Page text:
In August, authorities in China launched a crackdown on online rumors. Bloomberg now reports that the government has again issued a stern warning against spreading false information to China’s Internet users, who now number more than 500 million. From the Bloomberg report:
Users in China must “abide by the law, show self- discipline and refrain from spreading rumors,” the spokesman for the State Council’s State Internet Information Office said, according to Xinhua.
He criticized a so-called prostitute diary on Sina Corp.’s Weibo microblog that was allegedly written by a 31-year-old man, who made up stories about working as a 22-year-old prostitute in Hangzhou, a city in eastern China’s Zhejiang province, Xinhua said. It attracted more than 250,000 users, Xinhua said.
China’s leaders are grappling with how to manage Twitter- like online microblogs that spread information difficult for government censors to control. Several members of the ruling Communist Party’s Politburo have visited Internet companies in recent weeks in the wake of a deadly train crash in July. Online commentators criticized the government’s handling of the case and spread commentary and photos of the accident at odds with the official government line.
Xinhua, citing the spokesman, said local authorities and websites should hold people who “spread rumors” accountable and “penalize them according to the law.”
The following article was published by Xinhua in August when the action against online rumor-mongering was announced. Translated for CDT by Megan Shank:
To eradicate the cancer of online lies, the crackdown on rumor-mongering must be strengthened
Never has there been a channel to hold so much information. Never has there been a platform that can hold so much public opinion, but the Internet has done it. In China, in a little more than 10 years, the Internet has developed rapidly, and Chinese netizens have become the largest national presence online. But powerful currents create much silt—the transmission of lies online. To build a healthy internet, we must completely eradicate the soil in which rumors grow.
The innovation of Internet technology has allowed for new speed and scope of information broadcasting in a nimble platform. But lately, stronger and stronger rumors have brought an influence and danger difficult to ignore. At the beginning of this year, a rumor about salt shortages spread on the Internet. A nationwide panic broke out as consumers rushed to the store to seize salt. In the end, despite lacking evidence, many citizens paid high prices for salt. As these kind of rumors ferment and spread, they threaten the credibility of the Internet and seriously interfere with social order.
Rumors have always been a social ill. And the Internet’s spread of rumors has brought huge danger to society. As everyone knows, facing so much information online, most netizens don’t have the energy to verify the source and truthfulness of information. This gives those who spread rumors online an exploitable opportunity. And along with instant-messaging tools like blogs, Weibo and other applications, sensational information explodes, which is of great convenience to rumor-mongers.
Rumor-mongers do not have pure motives. Perhaps they do it for economic reasons; or maybe they have some sort of societal motivation. But no matter what the motive, they sacrifice the interests of the people their own selfish desire. On one hand, there’s an audience preference for bad news—“it travels fast”—and rumors are always one-sided. Extreme language elicits attention and creates social discourse lacking in reason. On the other hand, exposing rumors requires copious amounts of social resources, and even after exposing a rumor, it’s easy for netizens to feel haunted by it. After that, Internet credibility is damned. From netizens to network operators and managers, everyone detests online rumors and hopes the government departments will strictly punish those who create them.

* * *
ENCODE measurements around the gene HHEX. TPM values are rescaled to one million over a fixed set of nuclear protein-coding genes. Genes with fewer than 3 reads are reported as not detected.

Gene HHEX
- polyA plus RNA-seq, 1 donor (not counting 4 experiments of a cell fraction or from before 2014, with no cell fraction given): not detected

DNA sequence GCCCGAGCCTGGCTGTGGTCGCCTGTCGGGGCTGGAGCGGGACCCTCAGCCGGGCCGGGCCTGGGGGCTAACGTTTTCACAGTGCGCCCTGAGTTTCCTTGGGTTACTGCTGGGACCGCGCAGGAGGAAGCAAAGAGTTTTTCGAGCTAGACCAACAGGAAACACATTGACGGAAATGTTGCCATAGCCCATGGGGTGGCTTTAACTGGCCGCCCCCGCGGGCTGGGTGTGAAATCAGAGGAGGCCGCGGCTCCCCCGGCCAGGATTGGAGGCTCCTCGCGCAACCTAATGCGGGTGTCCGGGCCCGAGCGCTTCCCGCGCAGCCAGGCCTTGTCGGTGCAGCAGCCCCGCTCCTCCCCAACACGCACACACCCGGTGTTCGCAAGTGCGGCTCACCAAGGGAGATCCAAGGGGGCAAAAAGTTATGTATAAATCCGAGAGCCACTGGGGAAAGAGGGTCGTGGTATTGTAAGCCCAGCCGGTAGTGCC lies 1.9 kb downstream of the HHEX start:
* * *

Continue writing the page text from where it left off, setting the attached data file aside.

In order to restrict rumors online, we must promote a civilized Internet atmosphere and form an atmosphere where everyone is self-disciplined. First, as netizens, it’s of the utmost importance to respect Internet law and policy, to use the Internet in a civilized way, to not post or transmit rumors, and to be responsible for oneself. Secondly, to preserve a reasonable Internet attitude, netizens must distinguish that news with unclear origins and that specious or sensational news and not give it the merit of good faith nor help rumor-mongers spread it. Netizens must be responsible for others. Additionally, Internet enterprises should make even greater efforts to strictly master information dissemination management and cherish the development of their own credibility and professional integrity. They should not allow themselves to be used by rumor-mongers
The Internet is an important carrier of society’s civilization and progress. But rumors are a cancer that threatens the Internet and society. Working together for a healthy Internet requires netizens, Internet enterprise and all of society’s broad participation. And eradicating the fertile soil where rumors take root and multiply will require strengthened web management efforts and a stronger crackdown. According to laws and regulations and led by the public security bureau department, those who use the Internet as a place to spread lies and threaten society should be investigated and prosecuted. According to the facts about their rumor-mongering, the harm caused to society and their criminal motives, as well as other objective elements, they must pay the deserved price for their crimes. (Zhou Jijian)